This doesn’t mean 1911 grip panels have to have the consistency 40-grit sandpaper to work. Certain materials, such as kirinite, bonds to the palm better the more it's polished. So, yes, you can have smooth grips that will hold tight. However, most other durable and functional panel material requires some sort of texturing to achieve the desired results, be it G10, aluminum, hardwood, what have you.
As to what material and texturing work best? Nobody can answer that except you. The options are nearly limitless, from classic diamond cuts on hard would to cutting-edge pebble stippling on composite. Not every option is going to feel or function the same for every shooter, either. In turn, finding the right grip panels for your 1911 is much like finding the perfect holster for it.
Expect trial and error.
Outside of custom checkering, improving a 1911’s grip is a fairly simple task and, relative to other upgrades, an inexpensive one. Not to mention, it adds a personal touch to what is generally a prized pistol. Getting it right, however, takes time and patience. The payoff for the effort is worth it, with a gun that performs as good as it looks.
Five Of The Best 1911 Grip Panel Options
Constructed for hard use and at one of the best price points, Magpul’s 1911 grip panels are difficult to beat. Constructed of heavy-duty reinforced polymer, the MOE 1911 boasts a unique diamond-shaped cross-section that not only facilitates a positive grip but also prevents the pistol from twisting in hand. Generous relief on the left side gives easy access to the magazine release, as well as provides a tactile landmark for consistent hand placement. Available in matt black, foliage green, stealth gray, flat dark earth bright pink and OD green. MSRP: $19.95; magpul.com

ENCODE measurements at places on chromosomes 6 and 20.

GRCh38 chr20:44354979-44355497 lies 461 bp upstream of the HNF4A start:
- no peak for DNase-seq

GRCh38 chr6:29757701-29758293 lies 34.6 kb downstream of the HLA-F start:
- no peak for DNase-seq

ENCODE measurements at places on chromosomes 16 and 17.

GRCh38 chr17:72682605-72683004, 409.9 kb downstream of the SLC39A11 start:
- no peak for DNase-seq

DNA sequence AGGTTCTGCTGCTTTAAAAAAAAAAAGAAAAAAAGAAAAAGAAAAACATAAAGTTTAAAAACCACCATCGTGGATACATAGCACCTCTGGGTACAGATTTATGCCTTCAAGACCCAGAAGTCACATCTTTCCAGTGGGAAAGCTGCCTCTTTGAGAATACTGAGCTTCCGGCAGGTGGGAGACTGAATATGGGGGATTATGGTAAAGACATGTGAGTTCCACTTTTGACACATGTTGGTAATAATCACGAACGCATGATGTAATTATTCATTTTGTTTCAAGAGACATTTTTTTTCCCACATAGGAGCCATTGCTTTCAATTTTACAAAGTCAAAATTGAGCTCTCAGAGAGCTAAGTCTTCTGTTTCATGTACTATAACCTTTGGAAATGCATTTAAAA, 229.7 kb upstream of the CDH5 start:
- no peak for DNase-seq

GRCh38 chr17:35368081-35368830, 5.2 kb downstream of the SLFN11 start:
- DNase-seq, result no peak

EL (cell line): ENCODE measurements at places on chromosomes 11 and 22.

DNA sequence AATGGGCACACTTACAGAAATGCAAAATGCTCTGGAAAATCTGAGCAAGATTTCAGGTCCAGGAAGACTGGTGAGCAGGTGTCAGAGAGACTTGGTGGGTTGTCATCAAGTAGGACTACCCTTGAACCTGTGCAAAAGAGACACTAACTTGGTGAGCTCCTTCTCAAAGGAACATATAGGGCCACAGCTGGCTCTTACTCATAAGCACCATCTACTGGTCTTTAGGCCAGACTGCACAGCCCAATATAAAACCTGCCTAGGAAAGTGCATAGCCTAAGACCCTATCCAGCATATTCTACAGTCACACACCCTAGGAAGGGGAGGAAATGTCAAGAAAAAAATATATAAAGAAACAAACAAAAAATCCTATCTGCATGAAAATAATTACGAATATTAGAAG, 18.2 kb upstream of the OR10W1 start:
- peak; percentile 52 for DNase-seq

Multi-textured, these G10 lookers set the standard for high-function 1911 grip panels. At the fore is an aggressive recon texture that runs a third of the way back, counterbalanced by VZ traditional diagonal ball cuts the rest of the way. The combination counteracts force from nearly any direction, giving shooters excellent command over their pistol. Additionally, there’s a thumb recess to get to that mag release. Nice. Finally, G10 (a high-pressure fiberglass laminate) is as tough as cut nails and comes in nearly any color under the sun. MSRP: Starting at $65; vzgrips.com
Pachmayr Wrap Around 1911 Grips
Yep, these 1911 grips stick out like a sore thumb. But, man, do they ever do the job. Very similar in concept to the famed Pachmayr Decelerator revolver grip, with rubberized finger groves reining in the pistol’s recoil, while giving an excellent grip surface. They’re also impervious to moisture, giving a strong hold wet or dry. They do run a bit bulkier than other options but don’t expand the breadth of a 1911 so much as to make forfeit it as a concealed carry piece. And they’re dynamite for range guns that are shot aplenty. MSRP: Starting at $50; lymanproducts.com
One of the most recognized grip panel patterns in the entire 1911 sphere, you needn’t own a Wilson pistol to reap their benefits. More than eye-catching, the Starburst pattern provides an aggressive texture that keeps the pistol where it needs to be—your hand. They can prove a bit too much for some shooters, but for those who need to keep a hold of their gun no matter if their wet or bloody, these will get the job done. Precision machined, the G10 panels are kept to tight tolerances and built for hard use. A bit spendy, but worth every penny. MSRP: Starting at $60; wilsoncombat.com
Altamont Classic Rosewood Double Diamond Checkered
Despite cutting-edge material, good ol’ wood is still a solid and effective choice for 1911 grip panels. Classy too. Few options are as stylish and functional as Altamont’s Double Diamond Checkered rosewood panels. First off, rosewood almost seems like it was put on this earth to complement the blue steel of a 1911. So you’re getting an eye-catcher with these panels. However, they’ll keep a gun firmly in your hand and are as much a fighting choice as any tactical model out there. Nice thing, they’re not quite as aggressive as other models, so are a bit more comfortable on high-volume irons. MSRP: $47; altamontco.com